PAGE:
Which Slot Should I Put Ram In?
Which RAM Slots Should You Use? – The safest and most effective way to determine which RAM slots you should use is by checking your motherboard manual as it can be different for every motherboard. But, in general, the rule is as follows: If you have one RAM stick, you should use the slot furthest away from the CPU socket regardless of the number of RAM slots that your motherboard has. If you have two RAM sticks, you should use the slot furthest away from the CPU socket and the slot one slot away from the CPU. If you have three RAM sticks, you should use the three slots furthest away from the CPU socket. If you have four RAM sticks and a four-slot motherboard, then you can just populate all four slots with all four RAM sticks. If you have more than four slots on your motherboard, then you either have a server motherboard or a very fancy high-end desktop / workstation motherboard. Image Credit: ASUS If you have a high-end motherboard, then you most likely have eight RAM slots on your motherboard, double what’s usually available on most motherboards. These boards might also support triple-channel (rare) or quad-channel memory support. Source: GIGABYTE It’ll most likely have a table like this showing how and where to install your RAM, and following it is your best bet to having a smooth experience. But, in general:
- If you for some reason only have one RAM stick available, it can go anywhere. If you have two RAM sticks, they have four potential spots they can go in now compared to the two before. You should put the sticks in the slots furthest away from the CPU for maximum clearance. But make sure that both sticks are only one slot apart and everything should be alright. If you have three RAM sticks, just put them in the furthest slots right next to each other. If you have four RAM sticks, you can put them all next to each other or space them out for symmetry. If you have a motherboard that supports quad-channel memory, then it might be required for you to have the RAM sticks in a certain pattern. You have to consult your manual for this one. If you have five RAM sticks, it’s the same as four, just stick that extra stick somewhere in-between. If you have six RAM sticks, put three on each side for symmetry. If you have seven RAM sticks, it’s the same as five, just stick that extra stick in there somewhere. If you have eight RAM sticks, then just populate all slots.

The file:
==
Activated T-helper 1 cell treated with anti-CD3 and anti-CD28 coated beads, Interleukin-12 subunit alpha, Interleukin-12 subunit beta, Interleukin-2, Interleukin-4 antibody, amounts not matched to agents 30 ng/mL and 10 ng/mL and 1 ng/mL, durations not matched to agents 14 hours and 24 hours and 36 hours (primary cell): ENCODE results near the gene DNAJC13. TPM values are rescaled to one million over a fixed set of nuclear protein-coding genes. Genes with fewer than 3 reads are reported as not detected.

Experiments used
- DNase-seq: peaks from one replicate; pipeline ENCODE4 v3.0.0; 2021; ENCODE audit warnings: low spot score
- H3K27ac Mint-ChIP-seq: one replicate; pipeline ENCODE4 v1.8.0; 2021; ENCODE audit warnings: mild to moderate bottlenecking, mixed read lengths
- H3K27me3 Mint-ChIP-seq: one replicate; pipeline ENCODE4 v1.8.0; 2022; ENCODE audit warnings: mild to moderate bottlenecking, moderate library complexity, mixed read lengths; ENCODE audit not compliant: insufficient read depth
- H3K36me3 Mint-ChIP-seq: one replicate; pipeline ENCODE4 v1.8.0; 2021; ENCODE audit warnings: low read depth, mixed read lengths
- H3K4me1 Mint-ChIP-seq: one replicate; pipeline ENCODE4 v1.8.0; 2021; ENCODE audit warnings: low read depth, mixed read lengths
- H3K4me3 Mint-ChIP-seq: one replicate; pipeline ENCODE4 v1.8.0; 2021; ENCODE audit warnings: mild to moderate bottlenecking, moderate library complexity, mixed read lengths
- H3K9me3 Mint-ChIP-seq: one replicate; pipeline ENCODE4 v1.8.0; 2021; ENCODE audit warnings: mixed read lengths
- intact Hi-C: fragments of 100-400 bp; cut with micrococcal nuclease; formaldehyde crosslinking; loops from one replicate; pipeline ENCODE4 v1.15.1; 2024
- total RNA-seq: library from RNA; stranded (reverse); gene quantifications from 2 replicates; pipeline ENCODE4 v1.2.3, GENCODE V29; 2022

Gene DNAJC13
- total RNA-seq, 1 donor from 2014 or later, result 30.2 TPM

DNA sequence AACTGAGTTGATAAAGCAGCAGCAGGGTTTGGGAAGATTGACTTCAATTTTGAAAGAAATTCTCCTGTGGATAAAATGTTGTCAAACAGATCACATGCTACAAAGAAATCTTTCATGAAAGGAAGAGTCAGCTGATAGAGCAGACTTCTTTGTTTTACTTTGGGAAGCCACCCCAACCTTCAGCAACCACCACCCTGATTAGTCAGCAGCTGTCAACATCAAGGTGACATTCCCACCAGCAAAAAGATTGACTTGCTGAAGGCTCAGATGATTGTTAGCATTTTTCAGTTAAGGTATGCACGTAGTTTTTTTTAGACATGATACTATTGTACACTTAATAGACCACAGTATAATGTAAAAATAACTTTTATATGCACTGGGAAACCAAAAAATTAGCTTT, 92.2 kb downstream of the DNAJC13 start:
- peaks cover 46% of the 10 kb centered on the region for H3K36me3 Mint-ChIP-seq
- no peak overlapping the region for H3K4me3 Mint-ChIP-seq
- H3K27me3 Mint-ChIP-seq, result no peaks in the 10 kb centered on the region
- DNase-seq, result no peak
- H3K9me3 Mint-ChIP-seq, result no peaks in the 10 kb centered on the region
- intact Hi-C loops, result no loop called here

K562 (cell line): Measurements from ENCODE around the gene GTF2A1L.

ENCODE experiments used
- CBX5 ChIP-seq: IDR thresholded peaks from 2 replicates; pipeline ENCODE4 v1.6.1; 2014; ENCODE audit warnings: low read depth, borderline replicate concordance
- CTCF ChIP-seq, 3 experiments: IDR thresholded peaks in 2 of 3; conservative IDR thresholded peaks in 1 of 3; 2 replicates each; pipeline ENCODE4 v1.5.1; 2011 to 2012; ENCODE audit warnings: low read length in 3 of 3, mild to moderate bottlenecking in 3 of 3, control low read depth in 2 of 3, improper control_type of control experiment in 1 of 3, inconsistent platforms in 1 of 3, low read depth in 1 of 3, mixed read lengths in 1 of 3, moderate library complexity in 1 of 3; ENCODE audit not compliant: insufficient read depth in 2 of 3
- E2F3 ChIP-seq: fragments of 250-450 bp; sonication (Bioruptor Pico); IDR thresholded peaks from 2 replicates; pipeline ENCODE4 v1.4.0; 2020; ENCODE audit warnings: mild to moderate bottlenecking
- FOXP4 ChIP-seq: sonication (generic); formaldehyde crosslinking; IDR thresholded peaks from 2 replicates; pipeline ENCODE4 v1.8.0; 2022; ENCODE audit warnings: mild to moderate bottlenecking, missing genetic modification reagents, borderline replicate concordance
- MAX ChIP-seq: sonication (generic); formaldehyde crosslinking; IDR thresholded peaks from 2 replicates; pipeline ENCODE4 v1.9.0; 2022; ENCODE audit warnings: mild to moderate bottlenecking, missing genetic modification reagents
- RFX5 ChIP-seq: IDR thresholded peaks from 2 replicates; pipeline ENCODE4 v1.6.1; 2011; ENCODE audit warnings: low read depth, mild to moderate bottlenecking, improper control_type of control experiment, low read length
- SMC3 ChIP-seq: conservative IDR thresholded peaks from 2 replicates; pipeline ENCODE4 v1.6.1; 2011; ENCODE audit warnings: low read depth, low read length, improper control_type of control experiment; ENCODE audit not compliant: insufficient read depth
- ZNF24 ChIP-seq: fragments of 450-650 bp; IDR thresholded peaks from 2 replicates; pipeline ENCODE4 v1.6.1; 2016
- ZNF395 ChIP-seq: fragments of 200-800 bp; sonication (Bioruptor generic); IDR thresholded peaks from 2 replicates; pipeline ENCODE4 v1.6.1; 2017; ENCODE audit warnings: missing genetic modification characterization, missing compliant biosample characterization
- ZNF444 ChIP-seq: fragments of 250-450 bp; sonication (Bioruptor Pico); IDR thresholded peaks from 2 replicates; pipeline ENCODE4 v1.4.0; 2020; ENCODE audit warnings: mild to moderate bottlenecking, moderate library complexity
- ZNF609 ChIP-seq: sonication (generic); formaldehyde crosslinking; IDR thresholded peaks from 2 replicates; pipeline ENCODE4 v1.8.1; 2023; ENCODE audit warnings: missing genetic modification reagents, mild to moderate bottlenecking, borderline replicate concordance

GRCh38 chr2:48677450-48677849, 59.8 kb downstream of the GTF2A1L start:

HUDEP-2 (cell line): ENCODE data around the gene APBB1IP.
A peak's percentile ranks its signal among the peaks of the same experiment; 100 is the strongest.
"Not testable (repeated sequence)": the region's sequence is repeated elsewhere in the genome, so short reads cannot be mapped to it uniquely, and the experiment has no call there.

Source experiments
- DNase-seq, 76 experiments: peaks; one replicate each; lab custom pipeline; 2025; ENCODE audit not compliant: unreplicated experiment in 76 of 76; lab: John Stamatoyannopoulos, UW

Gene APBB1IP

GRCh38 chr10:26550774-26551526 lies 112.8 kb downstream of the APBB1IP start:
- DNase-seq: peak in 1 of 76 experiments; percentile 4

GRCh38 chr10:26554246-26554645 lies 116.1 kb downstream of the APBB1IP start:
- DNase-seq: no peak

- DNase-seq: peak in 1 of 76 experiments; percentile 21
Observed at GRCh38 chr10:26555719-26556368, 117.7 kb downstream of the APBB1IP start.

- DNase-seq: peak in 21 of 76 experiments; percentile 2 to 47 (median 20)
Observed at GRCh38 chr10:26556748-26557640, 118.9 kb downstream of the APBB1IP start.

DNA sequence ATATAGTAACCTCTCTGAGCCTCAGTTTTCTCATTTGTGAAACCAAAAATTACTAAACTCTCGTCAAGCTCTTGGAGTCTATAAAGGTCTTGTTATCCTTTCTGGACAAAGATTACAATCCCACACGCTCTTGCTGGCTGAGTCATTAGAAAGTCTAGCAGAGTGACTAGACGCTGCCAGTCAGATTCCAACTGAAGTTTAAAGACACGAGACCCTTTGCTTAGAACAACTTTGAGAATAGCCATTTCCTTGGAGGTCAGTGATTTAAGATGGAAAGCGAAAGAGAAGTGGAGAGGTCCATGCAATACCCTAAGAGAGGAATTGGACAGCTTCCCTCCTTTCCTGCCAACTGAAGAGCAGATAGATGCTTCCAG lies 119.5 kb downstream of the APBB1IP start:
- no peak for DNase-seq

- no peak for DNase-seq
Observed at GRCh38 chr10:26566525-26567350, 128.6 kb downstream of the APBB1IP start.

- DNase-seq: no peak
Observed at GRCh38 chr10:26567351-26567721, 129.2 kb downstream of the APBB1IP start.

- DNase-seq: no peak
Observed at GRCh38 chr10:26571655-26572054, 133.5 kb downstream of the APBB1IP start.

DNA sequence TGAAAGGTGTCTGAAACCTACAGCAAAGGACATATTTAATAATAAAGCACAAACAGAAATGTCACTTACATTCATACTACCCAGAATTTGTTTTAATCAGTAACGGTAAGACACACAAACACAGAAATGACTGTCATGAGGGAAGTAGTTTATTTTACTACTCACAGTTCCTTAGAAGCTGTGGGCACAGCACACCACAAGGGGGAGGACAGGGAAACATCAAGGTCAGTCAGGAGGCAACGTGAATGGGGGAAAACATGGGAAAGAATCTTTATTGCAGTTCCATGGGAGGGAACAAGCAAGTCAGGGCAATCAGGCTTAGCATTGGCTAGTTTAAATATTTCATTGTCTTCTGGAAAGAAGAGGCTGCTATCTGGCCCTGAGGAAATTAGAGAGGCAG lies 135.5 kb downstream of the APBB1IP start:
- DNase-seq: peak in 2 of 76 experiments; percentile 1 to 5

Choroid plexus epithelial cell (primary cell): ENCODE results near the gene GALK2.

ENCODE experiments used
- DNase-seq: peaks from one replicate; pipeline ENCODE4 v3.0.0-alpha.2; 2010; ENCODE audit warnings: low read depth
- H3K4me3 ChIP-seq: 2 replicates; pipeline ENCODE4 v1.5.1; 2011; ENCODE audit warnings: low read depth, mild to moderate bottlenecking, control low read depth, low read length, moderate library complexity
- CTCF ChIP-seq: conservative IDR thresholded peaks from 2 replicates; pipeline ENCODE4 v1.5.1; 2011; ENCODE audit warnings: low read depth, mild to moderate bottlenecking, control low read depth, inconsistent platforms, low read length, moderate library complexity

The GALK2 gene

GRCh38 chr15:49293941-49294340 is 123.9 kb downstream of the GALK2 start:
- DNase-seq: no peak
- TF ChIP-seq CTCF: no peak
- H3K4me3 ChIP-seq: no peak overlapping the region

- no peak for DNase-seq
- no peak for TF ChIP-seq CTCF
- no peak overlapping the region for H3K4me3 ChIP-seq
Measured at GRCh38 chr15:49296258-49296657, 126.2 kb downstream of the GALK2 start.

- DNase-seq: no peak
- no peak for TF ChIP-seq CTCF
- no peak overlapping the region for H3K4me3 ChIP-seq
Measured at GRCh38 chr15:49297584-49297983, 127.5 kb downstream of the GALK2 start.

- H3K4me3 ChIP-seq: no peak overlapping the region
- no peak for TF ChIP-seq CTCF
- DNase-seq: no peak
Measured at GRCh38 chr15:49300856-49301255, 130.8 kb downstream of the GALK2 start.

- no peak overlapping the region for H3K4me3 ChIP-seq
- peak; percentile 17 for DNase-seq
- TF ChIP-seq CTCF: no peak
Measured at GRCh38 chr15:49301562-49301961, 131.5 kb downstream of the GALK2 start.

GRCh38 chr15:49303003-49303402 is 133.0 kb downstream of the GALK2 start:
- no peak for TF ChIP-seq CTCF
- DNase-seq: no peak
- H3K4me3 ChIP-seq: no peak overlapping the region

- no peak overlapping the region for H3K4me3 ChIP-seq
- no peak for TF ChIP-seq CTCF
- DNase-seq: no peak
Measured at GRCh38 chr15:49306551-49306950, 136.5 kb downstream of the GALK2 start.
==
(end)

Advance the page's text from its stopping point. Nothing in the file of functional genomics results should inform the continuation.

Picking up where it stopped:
All of that said, I really don’t recommend you use uneven RAM stick configurations (3, 5, 7). You’ll most likely be mixing and matching RAM for configurations like that, so the chance of running into issues increases because of it. You’ll also screw up the multi-channel configuration with an uneven number of RAM modules. Image Credit: ASUS In this case, I highly recommend that you look at your manual. What I’ve said above for motherboards with eight RAM slots could apply here, but it might just as well lead to instability as well—especially if you have odd numbers of RAM like three, five, seven.
Doubly so if you have a motherboard that supports dual CPUs . In motherboards like this, each CPU controls half of the available RAM slots. This means that if you only populate some of the slots, say, four RAM slots on the first CPU’s side, the second CPU won’t have any RAM of its own and will have to go through the first CPU to get any RAM for the tasks that it might be performing, which can lead to major slowdowns.
So it’s always best to consult the manual first. It’s hard to give info about motherboards like this because there are so many potentially different configurations.
Does RAM slot order matter?
Does the RAM slot order matter? It can, but it depends on the motherboard. Some motherboards require you to use specific slots depending upon how many ram cards you have. In general, however, 1 card by itself can go anywhere.